Previous News Items
Past News Items and working party updates can be viewed by clicking HERE.
Dates For Your Diaries, a number of events throughout the coming year.
Previous news items / working party updates can be viewed by clicking HERE
Well we’re back, but for how long? We have been given the go-ahead by Northumberland County Council to do (badly-needed) task work in the Dene, provided we strictly follow covid guidelines, which we do.
So, on a bright, slightly frosty, still morning five of us volunteers, turned out at Dene Cottage on the estuary to do some gully clearance. This means clearing dead leaves and other gunk out of the mini-ditches alongside the footpaths in various places in the estuary area. The purpose of these, of course, is to give the water somewhere to go so that the paths don’t get too muddy.
Photograph A. Clearing gullies
Photograph B. Result
The gunk in those gullies is not the most sweet-smelling substance in the world. In fact there is a distinct rotten-eggs smell – hydrogen sulphide? Anyway, the crack was that if you can’t smell it you must have dementia or covid or both! There was plenty of talk about dodgy joints and severed fingers as well!
We started at 8:30, at which time it was only just light and there were few people about, but by late morning there were quite a few walkers about, including families with children, so we had an excuse to have a socially-distanced chat with them, as an excuse to rest on our spades, mattocks and rakes for a while.
Our lady chair came along with the ever-hungry Poppy (her dog) and we had a coffee break with mince pies and cakes provided by the team leader. Very enjoyable – then back to work: we finished the gullies on the west-side river-level path, then cleared the steps up to the high path on the same side – removing leaves, twigs, weeds, etc. Around 12 noon we declared “job done” and went home, after cleaning the tools of course.
Photograph C. Cleaning steps
Wildlife interest; not much, it has to be said, but:
There was no water in the spring close to the foot of the steps at the start of the high path, but water and bubbles, perhaps from old coal mines, were welling up in the burn in various places.
Watch this space to see how long we are are allowed to continue our work with new-variant COVID-19 approaching …
One of the tasks for the working party which was delayed due to the lockdown is repairing the fence to the high-level estuary path. The path was opened up a couple of years ago and fencing renewed and repaired where necessary. Since then time and/or vandals have resulted in a long section of fence being broken down at a point where the path is on the edge of a steep drop, hence dangerous given the muddy state of the path.
The activities of the working party are currently suspended due to coronavirus; however, one member of the working party decided to go it alone and spent three days (15, 16 and 18 Jan.) over the last week carrying out repairs. As far as possible existing materials were recycled but a number of new posts and rails were required which were supplied free of charge by Percy A. Hudson of North Shields, many thanks to them once again.
Photograph A. Fence before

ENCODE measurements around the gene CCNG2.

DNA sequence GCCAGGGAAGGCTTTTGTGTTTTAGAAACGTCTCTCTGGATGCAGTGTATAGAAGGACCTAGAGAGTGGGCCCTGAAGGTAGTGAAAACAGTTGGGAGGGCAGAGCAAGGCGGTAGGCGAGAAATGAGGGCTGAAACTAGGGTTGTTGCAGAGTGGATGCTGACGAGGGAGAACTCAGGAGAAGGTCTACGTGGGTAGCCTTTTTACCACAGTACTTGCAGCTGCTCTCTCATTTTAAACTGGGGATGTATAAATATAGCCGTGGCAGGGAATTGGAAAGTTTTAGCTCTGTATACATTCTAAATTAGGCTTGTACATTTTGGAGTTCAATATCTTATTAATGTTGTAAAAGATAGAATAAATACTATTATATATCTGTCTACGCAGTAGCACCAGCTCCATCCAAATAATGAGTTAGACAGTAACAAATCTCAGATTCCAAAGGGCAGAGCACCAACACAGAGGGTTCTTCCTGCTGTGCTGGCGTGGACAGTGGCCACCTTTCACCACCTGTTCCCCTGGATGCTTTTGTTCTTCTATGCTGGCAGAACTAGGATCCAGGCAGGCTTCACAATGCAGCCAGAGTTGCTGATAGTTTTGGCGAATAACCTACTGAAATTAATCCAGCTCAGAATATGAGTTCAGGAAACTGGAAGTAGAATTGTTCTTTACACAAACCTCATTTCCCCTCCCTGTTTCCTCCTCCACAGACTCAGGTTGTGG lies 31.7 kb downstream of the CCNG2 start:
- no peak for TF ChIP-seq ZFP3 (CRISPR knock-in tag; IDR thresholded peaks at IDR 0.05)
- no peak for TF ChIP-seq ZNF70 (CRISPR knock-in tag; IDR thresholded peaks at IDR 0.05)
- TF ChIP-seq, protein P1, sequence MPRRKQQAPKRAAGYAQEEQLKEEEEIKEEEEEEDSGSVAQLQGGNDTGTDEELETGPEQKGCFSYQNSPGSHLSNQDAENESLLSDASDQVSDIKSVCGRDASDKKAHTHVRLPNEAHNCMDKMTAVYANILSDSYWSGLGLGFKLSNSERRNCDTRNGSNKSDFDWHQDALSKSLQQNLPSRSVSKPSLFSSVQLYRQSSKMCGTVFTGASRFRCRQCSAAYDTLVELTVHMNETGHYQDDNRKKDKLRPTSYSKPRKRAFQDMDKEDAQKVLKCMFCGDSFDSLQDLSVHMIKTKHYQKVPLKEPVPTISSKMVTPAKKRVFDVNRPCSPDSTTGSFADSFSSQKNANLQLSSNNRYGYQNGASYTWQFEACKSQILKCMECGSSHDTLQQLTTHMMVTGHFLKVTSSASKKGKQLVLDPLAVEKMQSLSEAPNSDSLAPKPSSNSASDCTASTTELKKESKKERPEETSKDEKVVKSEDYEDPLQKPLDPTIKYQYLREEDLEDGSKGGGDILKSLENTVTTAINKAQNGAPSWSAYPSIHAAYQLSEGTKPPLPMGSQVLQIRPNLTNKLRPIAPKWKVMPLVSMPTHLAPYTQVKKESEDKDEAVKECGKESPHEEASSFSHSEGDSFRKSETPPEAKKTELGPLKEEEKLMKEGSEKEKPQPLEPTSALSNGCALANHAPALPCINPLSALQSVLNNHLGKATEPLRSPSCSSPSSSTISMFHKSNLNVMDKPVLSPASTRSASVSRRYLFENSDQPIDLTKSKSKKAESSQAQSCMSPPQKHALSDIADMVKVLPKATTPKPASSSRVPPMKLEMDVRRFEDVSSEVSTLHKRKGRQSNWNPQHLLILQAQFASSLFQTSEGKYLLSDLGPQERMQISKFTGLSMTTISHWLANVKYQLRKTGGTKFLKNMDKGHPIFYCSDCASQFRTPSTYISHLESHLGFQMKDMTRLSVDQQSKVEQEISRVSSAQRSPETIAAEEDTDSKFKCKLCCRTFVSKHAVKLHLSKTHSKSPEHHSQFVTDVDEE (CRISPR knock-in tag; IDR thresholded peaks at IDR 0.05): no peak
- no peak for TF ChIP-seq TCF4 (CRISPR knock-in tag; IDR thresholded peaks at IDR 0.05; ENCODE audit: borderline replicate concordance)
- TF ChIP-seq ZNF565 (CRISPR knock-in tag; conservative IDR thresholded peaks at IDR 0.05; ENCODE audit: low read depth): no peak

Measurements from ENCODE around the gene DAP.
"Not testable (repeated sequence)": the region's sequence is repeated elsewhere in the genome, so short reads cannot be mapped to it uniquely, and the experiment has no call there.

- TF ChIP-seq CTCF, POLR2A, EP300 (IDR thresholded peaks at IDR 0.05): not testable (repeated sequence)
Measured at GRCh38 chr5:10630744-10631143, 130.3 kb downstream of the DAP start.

Photograph B. Fence after
Further work was carried out – not shown in the photos below – and a small amount of repair work is still required, however, the path is now safe to use.
On the wildlife front, a little egret seems to be a semi-permanent resident of the estuary and a buzzard was very active and appeared to be roosting very close to the work site – unfortunately not photographed.
An emergency work party of four volunteers met up today at the stone bridge on the Hartley West Farm access road to clear a logjam under the bridge. The work was made necessary by a big pile-up of logs that was in danger of pulling the metal cattle barrier away from the bridge.
Photograph A. Logjam under bridge
This was a waders-and-winch job, and good exercise! Two of us put on waders and got into the river just below the bridge to remove lesser branches from the jam and throw them onto the bank for the other two volunteers to carry to higher ground at the back of the cow field.
Next, to remove the bigger logs, the trusty hand-winch came into play. It was attached to a tree at one end, and the other end was attached to a log. Next, the winch handle was pumped to and fro – good exercise again! – to drag the log slowly out of the water and across the field to the dumping site.
Photograph B. Back to normal
This having been accomplished, the cattle barrier was able to return to its normal vertical position. The cattle are presently indoors, but they will soon be let out into the field, and they need to be kept from straying under the bridge and getting into the Dene.
Next, we turned our attention to another logjam further upstream where the burn passes alongside the meadow. Again, the winch was used to haul branches out. We were running out of time by now however, so we left the two heaviest logs in the river in a secure position to be removed hopefully not too long from now when volunteering work gets back to normal.
Not much wildlife to report on this occasion, but a V-shaped skein of geese came overhead, probably pink-footed geese. The weather was variable, turning from grey and showery to sunshine and blue skies – then back to grey again.